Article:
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Week 5

One of my goals this year is to not only have students write more  but to have students have more choice in what they write about.  Since we already wrote an informative essay, I decided to focus on narrative writing.  Of course, this means I must teach imagery, diction, and figurative language!  We read  "Fish Cheeks" by Amy Tan and analyzed the author's use of literary techniques and devices.  We also looked at the structure of the text.  Students enjoyed the story and it was an excellent example of  descriptive writing and story telling.

Next, I showed students this picture:  

Students had to describe the picture. However, they were not allowed to use the following words: woman, stroller, trash, garbage, or baby. They were given the option of taking on the persona of one of the characters, describing the scene as a passerby, or just describing the picture itself. One student wrote as though she were attending an art exhibit and saw this picture. It was amazing!

After class students completed an exit slip giving me their thoughts about the activity. Here are a few of their responses:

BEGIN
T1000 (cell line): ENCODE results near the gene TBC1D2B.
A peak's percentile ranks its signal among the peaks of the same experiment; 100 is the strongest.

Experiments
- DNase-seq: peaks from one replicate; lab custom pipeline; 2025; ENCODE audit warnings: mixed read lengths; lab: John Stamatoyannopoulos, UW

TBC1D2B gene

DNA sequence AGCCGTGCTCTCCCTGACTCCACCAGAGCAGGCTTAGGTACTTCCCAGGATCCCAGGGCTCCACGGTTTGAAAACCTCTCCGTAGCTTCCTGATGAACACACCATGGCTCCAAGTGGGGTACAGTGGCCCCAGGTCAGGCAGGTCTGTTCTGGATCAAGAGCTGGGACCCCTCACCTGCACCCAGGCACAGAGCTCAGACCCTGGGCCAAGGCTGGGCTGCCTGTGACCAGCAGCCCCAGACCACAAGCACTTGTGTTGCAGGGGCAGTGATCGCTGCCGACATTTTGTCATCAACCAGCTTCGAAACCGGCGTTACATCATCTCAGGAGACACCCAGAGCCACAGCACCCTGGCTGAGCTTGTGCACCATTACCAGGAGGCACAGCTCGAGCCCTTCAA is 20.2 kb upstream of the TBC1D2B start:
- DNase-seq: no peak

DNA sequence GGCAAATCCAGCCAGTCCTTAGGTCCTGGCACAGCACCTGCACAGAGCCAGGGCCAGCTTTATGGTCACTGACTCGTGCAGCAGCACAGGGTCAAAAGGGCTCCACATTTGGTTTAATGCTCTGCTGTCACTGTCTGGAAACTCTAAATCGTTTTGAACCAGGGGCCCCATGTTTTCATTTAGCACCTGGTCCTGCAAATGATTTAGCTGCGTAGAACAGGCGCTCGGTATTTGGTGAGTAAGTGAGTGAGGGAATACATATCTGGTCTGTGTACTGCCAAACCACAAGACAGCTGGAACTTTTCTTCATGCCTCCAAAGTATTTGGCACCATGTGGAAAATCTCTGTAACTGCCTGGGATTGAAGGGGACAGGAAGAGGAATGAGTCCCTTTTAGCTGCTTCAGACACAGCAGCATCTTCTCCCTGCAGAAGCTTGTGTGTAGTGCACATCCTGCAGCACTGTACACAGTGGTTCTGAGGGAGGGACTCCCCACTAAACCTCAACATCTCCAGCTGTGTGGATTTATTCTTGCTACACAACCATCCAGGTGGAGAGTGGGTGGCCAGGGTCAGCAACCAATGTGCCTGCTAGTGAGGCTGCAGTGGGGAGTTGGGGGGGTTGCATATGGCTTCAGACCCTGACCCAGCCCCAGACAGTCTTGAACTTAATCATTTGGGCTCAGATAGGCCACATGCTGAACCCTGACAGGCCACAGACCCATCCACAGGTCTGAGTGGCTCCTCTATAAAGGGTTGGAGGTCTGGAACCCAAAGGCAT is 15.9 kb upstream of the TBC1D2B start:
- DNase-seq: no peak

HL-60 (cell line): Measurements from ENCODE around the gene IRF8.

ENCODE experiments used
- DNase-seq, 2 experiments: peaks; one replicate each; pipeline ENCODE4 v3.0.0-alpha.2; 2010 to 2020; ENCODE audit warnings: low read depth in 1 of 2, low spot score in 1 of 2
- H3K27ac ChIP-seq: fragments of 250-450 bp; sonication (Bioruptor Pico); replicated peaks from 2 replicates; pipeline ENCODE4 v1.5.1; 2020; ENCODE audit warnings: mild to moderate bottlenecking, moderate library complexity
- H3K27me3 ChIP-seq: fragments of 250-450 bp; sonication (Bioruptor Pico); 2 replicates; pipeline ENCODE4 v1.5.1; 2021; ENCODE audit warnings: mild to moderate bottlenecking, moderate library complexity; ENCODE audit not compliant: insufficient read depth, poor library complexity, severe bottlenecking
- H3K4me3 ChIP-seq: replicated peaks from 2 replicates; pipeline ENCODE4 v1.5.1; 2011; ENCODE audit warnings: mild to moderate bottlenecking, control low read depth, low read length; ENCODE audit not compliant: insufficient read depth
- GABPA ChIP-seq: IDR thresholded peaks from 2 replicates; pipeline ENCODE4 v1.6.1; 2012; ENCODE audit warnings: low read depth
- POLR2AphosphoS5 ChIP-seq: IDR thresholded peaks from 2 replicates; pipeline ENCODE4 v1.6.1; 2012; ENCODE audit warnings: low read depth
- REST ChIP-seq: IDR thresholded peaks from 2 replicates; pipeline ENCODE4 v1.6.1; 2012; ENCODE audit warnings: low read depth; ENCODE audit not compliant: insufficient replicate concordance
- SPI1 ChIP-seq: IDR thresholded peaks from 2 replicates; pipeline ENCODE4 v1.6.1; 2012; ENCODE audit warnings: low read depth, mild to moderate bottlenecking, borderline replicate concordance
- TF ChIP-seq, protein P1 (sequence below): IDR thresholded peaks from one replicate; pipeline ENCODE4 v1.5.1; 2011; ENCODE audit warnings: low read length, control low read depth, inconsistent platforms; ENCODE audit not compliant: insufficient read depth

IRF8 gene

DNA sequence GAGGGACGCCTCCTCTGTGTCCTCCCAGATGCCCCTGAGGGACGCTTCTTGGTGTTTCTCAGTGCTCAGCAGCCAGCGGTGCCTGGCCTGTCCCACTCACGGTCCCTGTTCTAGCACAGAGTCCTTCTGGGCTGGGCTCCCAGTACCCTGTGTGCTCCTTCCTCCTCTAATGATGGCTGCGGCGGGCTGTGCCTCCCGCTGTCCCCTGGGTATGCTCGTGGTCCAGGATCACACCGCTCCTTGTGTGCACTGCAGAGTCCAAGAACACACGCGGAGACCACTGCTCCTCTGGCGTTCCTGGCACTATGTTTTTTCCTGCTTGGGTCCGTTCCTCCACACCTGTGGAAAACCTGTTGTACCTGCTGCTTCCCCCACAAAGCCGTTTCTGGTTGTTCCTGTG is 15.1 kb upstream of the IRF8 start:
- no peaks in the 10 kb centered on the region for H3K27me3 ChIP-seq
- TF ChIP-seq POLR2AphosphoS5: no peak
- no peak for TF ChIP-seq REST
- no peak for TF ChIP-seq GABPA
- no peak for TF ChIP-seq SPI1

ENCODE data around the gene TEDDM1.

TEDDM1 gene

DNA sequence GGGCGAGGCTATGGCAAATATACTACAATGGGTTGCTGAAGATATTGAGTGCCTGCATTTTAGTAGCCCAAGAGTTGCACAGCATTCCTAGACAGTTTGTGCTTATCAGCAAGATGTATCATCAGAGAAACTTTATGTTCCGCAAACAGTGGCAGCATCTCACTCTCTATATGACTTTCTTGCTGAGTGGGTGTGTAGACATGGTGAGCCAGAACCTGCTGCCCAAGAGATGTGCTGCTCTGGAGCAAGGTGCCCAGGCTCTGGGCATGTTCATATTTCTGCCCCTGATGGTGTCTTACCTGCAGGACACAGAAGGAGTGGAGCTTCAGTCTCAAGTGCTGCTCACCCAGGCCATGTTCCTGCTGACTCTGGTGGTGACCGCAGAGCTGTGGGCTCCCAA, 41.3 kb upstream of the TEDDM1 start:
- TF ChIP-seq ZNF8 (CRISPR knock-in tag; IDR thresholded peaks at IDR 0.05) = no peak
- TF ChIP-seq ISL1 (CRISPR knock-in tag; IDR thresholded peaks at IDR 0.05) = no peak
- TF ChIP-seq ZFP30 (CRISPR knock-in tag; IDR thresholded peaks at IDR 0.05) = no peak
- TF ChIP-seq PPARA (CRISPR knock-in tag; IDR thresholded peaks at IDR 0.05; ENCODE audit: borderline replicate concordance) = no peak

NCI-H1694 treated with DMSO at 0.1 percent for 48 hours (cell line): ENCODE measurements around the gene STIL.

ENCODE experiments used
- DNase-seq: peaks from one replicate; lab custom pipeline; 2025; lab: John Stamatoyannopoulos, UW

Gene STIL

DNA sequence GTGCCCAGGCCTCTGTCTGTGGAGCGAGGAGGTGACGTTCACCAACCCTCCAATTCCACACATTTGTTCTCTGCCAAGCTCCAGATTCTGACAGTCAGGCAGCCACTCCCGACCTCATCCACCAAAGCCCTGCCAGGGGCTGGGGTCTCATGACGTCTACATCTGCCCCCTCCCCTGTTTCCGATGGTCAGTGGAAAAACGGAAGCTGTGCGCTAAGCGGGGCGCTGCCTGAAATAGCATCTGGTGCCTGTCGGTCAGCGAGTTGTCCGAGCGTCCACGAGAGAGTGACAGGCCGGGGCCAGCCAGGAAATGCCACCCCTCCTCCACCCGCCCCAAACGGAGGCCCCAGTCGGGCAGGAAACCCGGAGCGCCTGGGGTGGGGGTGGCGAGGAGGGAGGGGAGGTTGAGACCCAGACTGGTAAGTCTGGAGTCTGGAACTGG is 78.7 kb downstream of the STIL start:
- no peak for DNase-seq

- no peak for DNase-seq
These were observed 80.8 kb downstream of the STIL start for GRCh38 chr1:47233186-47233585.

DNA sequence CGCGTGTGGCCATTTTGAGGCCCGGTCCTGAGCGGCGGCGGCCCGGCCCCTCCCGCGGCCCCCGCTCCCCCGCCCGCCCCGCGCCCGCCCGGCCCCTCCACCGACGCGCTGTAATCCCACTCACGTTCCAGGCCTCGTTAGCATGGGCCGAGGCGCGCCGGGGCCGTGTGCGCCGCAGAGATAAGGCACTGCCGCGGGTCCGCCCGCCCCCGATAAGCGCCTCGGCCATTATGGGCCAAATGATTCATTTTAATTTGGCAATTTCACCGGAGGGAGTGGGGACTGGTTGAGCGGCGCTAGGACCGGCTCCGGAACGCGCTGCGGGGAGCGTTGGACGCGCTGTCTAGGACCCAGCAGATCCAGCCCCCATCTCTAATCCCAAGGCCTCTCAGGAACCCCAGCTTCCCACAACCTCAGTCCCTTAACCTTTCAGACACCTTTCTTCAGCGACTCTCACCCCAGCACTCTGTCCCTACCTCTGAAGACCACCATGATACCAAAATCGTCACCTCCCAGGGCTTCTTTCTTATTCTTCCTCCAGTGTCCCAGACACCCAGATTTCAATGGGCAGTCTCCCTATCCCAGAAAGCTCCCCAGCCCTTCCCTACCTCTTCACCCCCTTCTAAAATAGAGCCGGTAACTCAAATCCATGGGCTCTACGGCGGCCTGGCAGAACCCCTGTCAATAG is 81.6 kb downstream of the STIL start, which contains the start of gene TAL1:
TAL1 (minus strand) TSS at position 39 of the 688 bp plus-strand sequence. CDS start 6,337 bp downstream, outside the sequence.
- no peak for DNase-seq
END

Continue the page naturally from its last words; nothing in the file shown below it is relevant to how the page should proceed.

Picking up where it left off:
"Today's activity was useful because it helped me to use good diction to tell what was going." 

"Today's activity was fun and creative."

"Today's activity was useful. It helped me learn to use alliteration and imagery."

"I wish I had more time to write."

The next day students brainstormed a list of writing topics and picked one to write about. The topics for inspiration were a childhood game, childhood place, or a hard time. I modeled the process by writing about a handball game I played against my best friend in second-grade. Let's just say my friend ended up with claw marks on her arms and a little less hair, and I ended up losing my recess! I will share some of the students' gems next week! By the way, this is the only fight I have ever been in in my entire life!

Below are some pictures of one of our "Brain Breaks." Ask kids about listening to music and Mrs. Karney yelling out numbers. I am a firm believer in giving kids breaks; it seems to help them focus better and have a more positive attitude!

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